In Winner-Takes-All Markets, You Want To Be The 800-Pound Gorilla

by George Levitte

Startups often face difficult decisions surrounding when and how to grow, particularly regarding whether or not it’s necessary to fully validate a business model prior to scaling up. Under most circumstances it’s best to test and iterate over and over again until the model has been validated and the entrepreneur is confident that the startup can scale and eventually achieve profitability.

More specifically, in markets that do not have “winner-takes-all” dynamics (e.g. strong network effects or significant scale economics) it’s important to have validated the model prior to ramping up. Note that this does not require being profitable, but rather just proving that profitability could be turned on if necessary. Startups often refer to “flipping a switch” on profitability, which might mean adding more ads, charging fees for premium offerings, or any of several other avenues for generating revenue. It’s important to test and iterate sufficiently to prove that you have this switch, even if you decide not to flip it on immediately. That is what validation means.

Scaling up before validating the business model is dangerous for various reasons, and in markets without “winner-takes-all” dynamics it’s rarely worth the risk. Hiring more employees, investing in marketing, and building out a large user base all increase overhead expenses. And because these require formalizing business processes such that they can be replicated over and over throughout the company, it reduces the organization’s flexibility and constrains its ability to pivot quickly. So getting big can dramatically increase both expenses and risk of failure. Furthermore, scaling up in this situation heightens the chances that, in the event that business falters, the startup becomes unable to cover its bills by modifying its operations or finding additional venture capital.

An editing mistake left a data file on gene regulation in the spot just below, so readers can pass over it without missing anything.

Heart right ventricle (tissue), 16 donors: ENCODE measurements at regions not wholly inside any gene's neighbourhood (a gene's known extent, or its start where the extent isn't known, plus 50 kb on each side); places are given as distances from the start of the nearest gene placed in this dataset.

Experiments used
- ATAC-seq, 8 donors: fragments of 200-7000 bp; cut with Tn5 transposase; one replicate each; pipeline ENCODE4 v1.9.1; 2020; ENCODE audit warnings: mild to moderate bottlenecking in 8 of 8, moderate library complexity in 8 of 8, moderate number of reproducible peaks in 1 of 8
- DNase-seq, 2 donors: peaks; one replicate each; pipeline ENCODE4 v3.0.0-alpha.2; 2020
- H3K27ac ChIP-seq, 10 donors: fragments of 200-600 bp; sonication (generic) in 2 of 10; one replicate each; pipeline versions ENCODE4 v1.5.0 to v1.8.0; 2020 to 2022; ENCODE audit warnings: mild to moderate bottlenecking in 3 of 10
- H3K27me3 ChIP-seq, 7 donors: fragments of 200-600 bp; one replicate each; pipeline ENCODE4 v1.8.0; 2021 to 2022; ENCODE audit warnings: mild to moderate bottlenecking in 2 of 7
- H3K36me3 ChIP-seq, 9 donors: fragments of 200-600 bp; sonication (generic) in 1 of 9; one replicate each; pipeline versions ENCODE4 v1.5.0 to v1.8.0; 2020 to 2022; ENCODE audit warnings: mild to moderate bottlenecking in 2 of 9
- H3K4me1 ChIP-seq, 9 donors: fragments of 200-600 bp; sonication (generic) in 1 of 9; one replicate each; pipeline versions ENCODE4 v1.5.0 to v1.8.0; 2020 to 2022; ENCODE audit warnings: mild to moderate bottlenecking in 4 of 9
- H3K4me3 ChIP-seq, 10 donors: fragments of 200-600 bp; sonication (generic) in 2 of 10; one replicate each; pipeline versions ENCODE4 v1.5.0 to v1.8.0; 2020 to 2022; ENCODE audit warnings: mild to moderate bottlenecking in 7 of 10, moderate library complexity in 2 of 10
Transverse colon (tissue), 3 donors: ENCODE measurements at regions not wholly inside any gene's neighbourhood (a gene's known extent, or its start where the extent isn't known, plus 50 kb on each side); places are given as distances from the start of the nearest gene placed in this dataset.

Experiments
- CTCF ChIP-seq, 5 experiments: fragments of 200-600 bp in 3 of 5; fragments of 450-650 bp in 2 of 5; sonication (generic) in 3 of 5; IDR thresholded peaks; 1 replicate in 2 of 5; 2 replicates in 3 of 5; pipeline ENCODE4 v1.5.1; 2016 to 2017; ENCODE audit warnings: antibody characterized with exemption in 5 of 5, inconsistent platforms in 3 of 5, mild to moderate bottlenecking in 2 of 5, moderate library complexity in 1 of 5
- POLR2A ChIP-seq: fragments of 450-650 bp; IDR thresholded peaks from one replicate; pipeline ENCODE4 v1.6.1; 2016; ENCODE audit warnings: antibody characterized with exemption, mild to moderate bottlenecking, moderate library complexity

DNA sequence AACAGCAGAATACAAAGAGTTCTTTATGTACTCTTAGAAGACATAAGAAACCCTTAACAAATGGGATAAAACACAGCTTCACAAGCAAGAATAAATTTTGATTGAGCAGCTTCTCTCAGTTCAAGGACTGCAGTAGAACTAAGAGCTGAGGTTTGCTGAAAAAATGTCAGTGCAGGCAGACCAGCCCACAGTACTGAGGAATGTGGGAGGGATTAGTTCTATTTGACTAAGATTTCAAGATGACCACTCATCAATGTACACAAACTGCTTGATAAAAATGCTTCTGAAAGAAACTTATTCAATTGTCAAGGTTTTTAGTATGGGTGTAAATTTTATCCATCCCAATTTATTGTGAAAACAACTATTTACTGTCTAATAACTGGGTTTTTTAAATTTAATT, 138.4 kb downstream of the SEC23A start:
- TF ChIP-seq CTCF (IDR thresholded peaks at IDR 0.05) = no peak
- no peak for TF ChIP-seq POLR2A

However, in markets with “winner-takes-all” dynamics – particularly those due to network effects – scaling before validating the business model amounts to making a bet on the potential value of dominating that market and on the odds of being able to create new revenue sources sometime in the future. Like any educated bet, sometimes this works out and sometimes it does not. For Facebook, Twitter, Quora, YouTube, and several others it worked. Undoubtedly there are many more who tried and failed. But this is not unexpected given the high mortality rate among startups. The real question is whether scaling before validating increases one’s odds of success, and the answer is that it almost always comes down to an educated bet that could go either way. It depends on your specific market, product, customers, competitors, investors, and frankly – a lot of luck. So if your startup competes in a space where the endgame will likely involve one company dominating and all others failing, then getting big quickly can be a huge competitive advantage. In this situation you want to be the 800-pound gorilla, even if you are not yet sure of how profits might materialize in the future. But if your startup is not in a “winner-takes-all” market then keep testing and iterating. Wait until validating the business model before getting big.